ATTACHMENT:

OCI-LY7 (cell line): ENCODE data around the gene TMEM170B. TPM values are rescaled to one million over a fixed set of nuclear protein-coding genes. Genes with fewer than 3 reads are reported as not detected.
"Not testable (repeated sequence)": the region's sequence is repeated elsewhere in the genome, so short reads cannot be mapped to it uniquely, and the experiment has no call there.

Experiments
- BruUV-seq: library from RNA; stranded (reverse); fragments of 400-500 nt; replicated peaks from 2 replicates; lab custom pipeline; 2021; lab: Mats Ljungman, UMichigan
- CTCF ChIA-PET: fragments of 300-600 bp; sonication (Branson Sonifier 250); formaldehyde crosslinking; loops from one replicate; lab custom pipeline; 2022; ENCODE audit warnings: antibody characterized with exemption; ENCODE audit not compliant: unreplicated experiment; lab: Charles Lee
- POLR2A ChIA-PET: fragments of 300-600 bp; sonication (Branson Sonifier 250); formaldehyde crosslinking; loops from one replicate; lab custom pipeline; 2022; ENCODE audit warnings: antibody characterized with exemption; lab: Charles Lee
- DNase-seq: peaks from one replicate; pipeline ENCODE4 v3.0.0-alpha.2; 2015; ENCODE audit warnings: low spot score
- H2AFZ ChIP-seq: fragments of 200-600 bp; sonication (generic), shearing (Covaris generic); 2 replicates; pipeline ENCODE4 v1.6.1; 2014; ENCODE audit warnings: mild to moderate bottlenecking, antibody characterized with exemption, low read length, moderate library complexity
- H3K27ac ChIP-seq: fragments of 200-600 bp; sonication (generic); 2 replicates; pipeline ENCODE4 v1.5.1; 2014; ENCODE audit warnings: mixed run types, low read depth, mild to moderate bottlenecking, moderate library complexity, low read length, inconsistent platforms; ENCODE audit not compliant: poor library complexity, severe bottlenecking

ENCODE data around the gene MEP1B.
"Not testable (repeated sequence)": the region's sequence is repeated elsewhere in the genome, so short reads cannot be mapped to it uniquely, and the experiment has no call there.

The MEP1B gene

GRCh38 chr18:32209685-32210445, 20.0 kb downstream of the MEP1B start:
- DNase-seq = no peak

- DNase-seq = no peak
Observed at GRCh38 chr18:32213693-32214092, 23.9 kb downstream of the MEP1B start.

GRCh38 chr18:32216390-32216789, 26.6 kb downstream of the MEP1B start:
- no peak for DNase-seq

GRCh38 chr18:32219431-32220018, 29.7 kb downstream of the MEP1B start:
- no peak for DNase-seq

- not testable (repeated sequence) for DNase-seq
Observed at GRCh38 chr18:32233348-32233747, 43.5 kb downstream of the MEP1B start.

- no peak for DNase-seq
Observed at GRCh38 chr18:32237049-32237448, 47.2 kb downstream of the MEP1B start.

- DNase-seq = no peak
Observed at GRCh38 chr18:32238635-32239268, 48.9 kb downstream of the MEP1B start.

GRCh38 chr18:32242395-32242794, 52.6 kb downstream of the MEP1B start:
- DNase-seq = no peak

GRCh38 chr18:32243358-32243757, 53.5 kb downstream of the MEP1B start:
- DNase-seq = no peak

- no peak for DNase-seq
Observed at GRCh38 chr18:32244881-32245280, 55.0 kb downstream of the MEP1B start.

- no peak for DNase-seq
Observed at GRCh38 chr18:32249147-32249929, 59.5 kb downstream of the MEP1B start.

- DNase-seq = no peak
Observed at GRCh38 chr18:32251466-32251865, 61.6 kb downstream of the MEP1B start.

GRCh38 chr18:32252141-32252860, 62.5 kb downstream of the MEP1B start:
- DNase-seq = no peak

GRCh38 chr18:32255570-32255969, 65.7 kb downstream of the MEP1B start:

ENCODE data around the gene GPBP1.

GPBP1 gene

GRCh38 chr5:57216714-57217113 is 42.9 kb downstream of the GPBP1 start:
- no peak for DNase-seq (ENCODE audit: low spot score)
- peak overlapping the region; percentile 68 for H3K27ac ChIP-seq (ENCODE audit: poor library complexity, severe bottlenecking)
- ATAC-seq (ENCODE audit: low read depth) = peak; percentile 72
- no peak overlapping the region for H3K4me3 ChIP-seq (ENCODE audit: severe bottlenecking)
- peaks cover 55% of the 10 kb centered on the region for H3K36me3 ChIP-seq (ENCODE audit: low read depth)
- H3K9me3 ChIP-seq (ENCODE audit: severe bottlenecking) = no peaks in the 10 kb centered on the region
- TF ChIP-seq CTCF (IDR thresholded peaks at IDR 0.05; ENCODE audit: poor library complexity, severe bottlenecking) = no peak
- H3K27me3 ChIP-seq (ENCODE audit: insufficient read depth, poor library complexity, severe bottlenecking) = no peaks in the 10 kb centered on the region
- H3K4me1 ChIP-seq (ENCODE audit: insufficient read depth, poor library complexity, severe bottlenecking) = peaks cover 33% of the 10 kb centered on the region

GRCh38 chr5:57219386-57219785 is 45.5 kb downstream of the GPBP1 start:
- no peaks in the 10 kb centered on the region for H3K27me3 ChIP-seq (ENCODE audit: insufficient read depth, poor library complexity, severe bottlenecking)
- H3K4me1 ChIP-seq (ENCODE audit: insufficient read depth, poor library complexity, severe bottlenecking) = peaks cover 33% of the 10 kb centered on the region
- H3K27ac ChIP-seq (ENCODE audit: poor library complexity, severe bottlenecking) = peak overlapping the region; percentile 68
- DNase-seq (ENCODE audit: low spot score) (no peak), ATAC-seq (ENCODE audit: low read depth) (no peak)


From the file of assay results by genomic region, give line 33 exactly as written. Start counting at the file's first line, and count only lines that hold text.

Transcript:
- no peak for DNase-seq